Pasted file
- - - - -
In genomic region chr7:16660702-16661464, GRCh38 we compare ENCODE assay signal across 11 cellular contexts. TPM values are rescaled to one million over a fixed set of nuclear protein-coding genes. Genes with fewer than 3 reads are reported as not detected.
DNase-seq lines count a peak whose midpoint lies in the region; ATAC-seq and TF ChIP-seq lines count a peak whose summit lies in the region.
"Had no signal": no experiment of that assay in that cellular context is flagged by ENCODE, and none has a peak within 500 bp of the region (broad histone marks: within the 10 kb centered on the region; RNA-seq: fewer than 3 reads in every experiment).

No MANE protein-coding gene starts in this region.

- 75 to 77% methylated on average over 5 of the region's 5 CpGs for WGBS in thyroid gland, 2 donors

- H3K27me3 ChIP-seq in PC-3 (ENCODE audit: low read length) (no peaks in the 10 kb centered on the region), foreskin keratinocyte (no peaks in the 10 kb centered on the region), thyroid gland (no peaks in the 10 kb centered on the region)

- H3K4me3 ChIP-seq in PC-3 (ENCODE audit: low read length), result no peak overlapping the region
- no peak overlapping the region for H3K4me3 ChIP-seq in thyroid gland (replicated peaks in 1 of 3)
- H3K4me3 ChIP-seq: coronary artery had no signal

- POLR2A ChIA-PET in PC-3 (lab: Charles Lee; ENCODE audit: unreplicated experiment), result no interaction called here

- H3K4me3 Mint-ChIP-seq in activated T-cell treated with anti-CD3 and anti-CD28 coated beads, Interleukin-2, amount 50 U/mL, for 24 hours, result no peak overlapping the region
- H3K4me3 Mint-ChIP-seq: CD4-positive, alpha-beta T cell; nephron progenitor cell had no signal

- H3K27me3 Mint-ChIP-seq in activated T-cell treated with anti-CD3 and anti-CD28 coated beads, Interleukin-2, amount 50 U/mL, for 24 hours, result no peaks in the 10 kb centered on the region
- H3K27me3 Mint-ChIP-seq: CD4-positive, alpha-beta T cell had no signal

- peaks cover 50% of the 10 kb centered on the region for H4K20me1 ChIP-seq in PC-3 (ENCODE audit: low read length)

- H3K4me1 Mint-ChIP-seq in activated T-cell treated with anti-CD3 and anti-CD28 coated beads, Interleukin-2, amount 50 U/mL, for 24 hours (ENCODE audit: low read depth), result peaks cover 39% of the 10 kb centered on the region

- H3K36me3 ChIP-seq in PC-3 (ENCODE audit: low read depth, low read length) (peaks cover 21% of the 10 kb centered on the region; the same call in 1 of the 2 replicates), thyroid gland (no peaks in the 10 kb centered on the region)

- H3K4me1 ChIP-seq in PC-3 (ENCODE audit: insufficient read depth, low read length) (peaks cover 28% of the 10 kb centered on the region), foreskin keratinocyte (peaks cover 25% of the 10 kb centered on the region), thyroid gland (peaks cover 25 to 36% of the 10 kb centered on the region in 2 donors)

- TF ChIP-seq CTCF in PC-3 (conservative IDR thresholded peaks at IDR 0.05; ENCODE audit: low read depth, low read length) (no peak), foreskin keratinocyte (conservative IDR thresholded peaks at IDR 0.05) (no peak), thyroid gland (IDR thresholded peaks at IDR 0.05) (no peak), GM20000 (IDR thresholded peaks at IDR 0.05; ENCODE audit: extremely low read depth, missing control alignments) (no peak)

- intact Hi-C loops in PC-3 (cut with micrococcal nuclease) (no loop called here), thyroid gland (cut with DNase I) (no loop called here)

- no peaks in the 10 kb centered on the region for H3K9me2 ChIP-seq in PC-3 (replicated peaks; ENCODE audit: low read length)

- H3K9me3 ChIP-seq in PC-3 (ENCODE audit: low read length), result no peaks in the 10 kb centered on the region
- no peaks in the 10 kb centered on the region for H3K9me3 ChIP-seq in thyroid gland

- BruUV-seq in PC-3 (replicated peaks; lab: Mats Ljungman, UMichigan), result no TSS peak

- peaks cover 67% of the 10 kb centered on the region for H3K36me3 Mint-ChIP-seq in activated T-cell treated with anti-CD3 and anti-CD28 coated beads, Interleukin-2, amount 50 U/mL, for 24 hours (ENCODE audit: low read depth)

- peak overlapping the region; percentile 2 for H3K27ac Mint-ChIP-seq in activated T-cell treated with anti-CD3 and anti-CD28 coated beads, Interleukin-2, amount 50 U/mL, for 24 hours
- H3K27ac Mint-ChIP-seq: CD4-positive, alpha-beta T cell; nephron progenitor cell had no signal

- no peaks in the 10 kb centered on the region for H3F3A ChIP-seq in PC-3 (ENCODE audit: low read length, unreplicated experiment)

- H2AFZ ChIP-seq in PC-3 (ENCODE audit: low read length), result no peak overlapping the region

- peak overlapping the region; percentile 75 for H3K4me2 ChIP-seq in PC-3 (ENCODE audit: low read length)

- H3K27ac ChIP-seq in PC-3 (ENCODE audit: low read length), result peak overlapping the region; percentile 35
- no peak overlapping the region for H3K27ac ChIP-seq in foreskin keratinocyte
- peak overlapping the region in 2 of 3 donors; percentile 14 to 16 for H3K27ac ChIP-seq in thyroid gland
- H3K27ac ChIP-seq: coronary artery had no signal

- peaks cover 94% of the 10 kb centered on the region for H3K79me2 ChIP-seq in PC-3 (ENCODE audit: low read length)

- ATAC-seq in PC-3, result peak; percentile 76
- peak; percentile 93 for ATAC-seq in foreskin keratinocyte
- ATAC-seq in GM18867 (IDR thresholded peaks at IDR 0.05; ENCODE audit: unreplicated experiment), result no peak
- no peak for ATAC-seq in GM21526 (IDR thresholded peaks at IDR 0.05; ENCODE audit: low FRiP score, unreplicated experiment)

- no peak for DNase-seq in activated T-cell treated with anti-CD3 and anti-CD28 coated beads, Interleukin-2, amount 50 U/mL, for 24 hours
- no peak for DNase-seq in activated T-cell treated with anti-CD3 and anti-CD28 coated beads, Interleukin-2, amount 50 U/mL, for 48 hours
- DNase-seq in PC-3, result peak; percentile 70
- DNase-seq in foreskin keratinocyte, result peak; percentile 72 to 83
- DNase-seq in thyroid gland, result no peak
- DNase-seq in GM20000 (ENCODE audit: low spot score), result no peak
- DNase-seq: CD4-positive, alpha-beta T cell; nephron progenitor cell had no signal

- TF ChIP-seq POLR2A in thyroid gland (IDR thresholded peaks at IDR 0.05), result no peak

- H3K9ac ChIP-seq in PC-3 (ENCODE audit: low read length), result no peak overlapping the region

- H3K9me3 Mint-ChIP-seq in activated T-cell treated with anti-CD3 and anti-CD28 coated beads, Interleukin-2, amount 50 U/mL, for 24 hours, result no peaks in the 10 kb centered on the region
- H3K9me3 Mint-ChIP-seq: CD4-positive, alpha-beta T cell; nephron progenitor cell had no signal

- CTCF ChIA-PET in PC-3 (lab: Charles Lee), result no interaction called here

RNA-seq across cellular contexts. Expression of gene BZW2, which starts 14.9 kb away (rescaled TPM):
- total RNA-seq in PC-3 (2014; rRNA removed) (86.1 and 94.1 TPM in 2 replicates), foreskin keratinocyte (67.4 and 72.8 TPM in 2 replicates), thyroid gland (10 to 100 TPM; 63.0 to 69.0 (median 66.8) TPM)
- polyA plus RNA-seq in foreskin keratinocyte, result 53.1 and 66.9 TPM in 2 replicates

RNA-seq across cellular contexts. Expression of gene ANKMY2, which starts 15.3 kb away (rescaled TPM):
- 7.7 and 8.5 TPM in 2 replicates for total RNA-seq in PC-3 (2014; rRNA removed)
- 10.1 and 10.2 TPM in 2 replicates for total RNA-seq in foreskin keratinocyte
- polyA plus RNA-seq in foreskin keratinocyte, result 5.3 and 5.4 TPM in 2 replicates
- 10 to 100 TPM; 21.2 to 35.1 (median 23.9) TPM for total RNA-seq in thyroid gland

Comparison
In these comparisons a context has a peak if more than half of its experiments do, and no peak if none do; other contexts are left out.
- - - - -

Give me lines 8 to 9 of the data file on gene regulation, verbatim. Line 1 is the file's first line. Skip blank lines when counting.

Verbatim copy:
- no peak overlapping the region for H3K4me3 ChIP-seq in thyroid gland (replicated peaks in 1 of 3)
- H3K4me3 ChIP-seq: coronary artery had no signal